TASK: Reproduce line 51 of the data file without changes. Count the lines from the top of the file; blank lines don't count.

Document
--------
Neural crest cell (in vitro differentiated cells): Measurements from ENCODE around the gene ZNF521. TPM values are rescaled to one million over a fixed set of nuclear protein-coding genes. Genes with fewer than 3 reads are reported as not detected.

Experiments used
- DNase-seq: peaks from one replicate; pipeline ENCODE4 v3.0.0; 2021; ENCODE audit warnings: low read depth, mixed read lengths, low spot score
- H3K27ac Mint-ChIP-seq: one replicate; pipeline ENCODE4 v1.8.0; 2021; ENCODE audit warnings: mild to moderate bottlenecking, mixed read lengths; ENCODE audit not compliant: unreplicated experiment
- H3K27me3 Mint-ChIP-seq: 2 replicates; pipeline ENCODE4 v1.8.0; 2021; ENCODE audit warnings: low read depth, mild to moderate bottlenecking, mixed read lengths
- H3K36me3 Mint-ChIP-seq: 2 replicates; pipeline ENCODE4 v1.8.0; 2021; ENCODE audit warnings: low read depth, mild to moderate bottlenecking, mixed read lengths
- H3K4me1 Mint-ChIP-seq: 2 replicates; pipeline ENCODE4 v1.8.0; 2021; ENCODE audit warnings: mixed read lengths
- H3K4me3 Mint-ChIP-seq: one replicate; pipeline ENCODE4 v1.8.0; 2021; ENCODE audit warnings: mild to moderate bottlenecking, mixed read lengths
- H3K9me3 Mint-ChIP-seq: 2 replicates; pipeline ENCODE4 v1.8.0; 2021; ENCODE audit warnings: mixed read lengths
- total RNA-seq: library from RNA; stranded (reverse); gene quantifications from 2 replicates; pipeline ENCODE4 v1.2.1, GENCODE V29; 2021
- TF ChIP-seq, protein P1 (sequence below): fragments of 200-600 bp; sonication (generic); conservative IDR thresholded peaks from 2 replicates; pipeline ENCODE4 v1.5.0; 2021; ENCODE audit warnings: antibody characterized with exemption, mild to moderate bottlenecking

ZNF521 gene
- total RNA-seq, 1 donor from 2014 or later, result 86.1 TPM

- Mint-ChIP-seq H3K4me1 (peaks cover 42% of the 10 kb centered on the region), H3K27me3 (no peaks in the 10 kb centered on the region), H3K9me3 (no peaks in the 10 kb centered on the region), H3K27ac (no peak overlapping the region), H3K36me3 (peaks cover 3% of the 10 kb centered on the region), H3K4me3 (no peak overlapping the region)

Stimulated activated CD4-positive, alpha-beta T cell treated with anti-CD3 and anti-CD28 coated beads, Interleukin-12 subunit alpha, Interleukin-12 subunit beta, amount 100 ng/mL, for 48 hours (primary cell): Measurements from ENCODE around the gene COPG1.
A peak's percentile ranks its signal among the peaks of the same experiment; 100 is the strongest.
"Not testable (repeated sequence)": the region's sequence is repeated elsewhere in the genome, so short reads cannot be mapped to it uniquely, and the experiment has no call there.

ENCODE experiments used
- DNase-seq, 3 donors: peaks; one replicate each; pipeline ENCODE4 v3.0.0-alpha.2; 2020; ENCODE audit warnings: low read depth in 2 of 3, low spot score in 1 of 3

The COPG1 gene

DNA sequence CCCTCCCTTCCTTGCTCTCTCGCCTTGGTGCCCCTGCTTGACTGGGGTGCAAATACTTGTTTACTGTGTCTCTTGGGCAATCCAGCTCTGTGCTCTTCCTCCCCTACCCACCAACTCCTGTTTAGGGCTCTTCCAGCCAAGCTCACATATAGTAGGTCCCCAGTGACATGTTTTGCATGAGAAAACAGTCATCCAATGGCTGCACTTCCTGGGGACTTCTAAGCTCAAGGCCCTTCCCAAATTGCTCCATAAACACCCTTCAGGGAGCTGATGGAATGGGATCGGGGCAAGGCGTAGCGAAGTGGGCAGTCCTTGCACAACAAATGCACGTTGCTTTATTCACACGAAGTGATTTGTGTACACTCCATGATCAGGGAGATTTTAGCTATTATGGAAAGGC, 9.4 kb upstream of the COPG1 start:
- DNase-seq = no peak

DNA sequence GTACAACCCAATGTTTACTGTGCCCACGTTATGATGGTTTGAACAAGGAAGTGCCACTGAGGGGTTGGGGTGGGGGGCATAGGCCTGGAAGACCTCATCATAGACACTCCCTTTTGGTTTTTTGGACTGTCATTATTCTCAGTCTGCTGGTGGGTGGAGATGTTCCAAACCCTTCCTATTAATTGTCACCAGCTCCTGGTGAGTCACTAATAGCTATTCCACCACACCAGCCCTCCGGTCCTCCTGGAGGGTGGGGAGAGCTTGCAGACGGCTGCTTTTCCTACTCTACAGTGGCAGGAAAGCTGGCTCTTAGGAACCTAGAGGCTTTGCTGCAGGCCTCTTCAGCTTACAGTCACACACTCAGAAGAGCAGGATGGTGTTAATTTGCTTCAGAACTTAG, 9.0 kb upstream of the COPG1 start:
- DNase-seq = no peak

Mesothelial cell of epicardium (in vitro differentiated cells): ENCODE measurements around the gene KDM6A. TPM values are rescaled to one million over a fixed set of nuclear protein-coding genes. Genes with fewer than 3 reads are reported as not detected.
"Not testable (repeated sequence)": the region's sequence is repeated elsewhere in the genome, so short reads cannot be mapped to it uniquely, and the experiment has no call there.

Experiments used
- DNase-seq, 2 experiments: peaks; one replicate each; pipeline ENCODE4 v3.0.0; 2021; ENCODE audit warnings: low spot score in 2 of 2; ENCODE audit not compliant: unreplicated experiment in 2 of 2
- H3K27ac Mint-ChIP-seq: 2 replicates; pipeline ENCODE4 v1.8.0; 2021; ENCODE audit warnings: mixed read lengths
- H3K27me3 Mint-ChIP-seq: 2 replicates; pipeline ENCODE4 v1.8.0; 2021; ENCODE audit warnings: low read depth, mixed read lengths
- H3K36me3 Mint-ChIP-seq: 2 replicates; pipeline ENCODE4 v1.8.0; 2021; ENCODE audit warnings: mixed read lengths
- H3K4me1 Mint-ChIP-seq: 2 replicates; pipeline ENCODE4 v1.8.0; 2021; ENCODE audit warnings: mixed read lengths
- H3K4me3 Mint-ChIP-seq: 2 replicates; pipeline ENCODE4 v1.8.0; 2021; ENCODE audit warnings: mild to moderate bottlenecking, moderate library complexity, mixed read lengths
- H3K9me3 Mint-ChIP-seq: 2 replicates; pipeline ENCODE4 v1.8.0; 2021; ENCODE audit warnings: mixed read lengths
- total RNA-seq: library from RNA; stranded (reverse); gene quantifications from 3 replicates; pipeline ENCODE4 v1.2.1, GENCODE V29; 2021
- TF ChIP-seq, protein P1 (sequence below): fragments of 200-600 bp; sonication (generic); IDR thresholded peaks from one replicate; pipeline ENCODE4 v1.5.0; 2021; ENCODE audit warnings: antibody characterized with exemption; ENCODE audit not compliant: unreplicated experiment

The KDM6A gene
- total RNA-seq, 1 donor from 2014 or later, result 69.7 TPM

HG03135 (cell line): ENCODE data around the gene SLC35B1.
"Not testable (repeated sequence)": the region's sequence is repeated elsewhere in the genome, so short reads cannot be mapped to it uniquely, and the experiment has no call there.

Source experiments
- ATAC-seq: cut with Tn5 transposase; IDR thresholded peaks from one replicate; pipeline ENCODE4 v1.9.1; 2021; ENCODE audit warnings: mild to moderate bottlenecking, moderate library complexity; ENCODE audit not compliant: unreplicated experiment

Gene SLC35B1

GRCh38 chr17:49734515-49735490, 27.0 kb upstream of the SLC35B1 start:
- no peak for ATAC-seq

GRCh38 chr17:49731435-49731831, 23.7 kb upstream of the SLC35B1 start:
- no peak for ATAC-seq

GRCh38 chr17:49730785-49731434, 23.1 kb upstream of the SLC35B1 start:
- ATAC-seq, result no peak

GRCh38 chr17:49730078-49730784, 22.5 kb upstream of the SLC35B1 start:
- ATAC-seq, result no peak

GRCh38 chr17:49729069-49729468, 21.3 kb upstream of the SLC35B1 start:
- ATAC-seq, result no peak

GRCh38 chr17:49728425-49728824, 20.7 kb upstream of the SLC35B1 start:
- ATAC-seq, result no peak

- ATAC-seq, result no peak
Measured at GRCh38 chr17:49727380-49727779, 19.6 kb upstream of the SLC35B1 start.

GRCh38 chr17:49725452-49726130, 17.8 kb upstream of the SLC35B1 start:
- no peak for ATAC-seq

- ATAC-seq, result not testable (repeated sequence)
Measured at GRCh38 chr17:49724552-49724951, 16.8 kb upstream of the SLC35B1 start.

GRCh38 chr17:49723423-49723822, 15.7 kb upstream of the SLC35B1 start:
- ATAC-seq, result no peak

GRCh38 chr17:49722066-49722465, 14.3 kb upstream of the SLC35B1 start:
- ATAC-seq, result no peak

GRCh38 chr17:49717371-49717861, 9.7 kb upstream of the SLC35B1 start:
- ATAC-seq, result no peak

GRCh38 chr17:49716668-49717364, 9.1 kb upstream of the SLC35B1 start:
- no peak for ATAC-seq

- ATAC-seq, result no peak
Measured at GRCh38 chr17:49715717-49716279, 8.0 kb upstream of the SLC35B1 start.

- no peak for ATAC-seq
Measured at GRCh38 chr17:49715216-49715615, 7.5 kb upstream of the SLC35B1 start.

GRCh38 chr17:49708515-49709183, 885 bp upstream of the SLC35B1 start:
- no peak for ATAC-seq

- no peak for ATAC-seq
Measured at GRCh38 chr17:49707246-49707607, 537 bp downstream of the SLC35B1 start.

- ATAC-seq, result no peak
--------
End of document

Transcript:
- ATAC-seq, result no peak